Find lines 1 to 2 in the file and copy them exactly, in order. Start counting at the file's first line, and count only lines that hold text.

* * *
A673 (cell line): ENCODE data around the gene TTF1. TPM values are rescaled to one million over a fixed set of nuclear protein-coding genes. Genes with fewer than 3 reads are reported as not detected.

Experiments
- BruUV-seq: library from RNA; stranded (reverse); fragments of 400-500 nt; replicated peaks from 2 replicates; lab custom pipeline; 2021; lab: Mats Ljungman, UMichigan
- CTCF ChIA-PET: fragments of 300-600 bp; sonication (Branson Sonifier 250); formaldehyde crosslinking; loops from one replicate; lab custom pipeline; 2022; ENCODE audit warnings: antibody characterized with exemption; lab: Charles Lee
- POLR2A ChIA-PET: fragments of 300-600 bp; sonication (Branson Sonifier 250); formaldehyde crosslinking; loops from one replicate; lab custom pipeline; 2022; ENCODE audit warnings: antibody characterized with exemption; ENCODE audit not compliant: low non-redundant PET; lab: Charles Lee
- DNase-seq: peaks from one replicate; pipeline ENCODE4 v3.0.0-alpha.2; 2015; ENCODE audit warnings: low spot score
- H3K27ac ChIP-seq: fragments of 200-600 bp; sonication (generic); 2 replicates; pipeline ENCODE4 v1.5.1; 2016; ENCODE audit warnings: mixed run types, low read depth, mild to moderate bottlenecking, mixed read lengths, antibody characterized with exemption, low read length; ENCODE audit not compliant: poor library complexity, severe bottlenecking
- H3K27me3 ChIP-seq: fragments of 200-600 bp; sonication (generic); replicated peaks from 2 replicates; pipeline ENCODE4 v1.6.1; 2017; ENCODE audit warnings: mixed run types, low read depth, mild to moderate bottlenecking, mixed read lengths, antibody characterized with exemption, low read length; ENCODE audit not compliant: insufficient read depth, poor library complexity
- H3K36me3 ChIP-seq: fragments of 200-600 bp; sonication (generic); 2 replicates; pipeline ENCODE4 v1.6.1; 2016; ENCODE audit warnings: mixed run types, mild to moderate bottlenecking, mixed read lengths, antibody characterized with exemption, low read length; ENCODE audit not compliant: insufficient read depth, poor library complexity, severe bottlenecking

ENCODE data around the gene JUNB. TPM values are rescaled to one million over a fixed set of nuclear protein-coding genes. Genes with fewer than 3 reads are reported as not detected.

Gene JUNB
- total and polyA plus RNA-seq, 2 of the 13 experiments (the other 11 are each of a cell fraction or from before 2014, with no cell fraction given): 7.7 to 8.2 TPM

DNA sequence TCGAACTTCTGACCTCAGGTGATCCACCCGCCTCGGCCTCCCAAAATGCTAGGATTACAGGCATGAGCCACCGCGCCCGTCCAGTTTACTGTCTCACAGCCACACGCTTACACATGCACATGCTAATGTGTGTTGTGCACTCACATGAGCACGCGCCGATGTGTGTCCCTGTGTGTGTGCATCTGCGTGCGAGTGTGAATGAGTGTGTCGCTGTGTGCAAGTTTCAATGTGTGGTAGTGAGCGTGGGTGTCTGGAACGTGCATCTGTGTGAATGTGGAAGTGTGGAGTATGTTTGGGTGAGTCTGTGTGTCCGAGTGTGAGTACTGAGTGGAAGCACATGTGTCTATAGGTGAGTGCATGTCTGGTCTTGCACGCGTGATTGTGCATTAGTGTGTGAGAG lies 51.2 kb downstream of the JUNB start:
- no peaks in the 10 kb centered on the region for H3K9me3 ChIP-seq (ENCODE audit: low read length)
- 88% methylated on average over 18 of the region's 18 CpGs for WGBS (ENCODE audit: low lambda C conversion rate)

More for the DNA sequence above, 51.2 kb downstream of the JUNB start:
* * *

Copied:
A673 (cell line): ENCODE data around the gene TTF1. TPM values are rescaled to one million over a fixed set of nuclear protein-coding genes. Genes with fewer than 3 reads are reported as not detected.

Experiments